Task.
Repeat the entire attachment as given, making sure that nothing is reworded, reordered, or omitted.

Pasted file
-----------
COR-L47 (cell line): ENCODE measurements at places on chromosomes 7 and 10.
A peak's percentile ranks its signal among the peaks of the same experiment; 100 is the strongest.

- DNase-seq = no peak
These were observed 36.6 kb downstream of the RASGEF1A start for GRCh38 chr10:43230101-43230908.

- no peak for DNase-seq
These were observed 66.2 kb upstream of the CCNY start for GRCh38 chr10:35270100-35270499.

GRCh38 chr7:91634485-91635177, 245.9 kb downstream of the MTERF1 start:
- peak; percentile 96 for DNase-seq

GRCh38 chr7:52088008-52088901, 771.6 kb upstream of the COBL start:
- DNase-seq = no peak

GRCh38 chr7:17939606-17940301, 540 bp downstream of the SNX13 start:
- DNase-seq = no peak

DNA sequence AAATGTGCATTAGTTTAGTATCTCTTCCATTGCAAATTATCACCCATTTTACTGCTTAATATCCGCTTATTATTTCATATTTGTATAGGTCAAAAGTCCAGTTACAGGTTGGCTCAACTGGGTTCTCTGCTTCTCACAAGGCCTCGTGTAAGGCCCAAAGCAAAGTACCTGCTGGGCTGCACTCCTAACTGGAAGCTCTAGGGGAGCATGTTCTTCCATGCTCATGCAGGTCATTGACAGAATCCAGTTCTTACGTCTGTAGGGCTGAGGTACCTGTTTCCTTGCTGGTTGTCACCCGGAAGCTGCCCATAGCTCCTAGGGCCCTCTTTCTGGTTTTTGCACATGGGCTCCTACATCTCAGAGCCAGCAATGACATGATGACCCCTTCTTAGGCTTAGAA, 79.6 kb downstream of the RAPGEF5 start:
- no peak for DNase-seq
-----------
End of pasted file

COR-L47 (cell line): ENCODE measurements at places on chromosomes 7 and 10.
A peak's percentile ranks its signal among the peaks of the same experiment; 100 is the strongest.

- DNase-seq = no peak
These were observed 36.6 kb downstream of the RASGEF1A start for GRCh38 chr10:43230101-43230908.

- no peak for DNase-seq
These were observed 66.2 kb upstream of the CCNY start for GRCh38 chr10:35270100-35270499.

GRCh38 chr7:91634485-91635177, 245.9 kb downstream of the MTERF1 start:
- peak; percentile 96 for DNase-seq

GRCh38 chr7:52088008-52088901, 771.6 kb upstream of the COBL start:
- DNase-seq = no peak

GRCh38 chr7:17939606-17940301, 540 bp downstream of the SNX13 start:
- DNase-seq = no peak

DNA sequence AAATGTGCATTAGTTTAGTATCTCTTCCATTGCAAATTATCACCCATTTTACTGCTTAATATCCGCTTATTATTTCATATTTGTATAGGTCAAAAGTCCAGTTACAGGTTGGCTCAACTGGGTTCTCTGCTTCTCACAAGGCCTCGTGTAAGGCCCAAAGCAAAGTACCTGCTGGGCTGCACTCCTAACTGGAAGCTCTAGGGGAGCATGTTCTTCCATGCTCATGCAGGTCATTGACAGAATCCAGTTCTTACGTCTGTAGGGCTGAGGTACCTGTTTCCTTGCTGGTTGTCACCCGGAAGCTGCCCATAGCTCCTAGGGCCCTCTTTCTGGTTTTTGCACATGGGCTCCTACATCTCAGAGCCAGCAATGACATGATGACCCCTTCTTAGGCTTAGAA, 79.6 kb downstream of the RAPGEF5 start:
- no peak for DNase-seq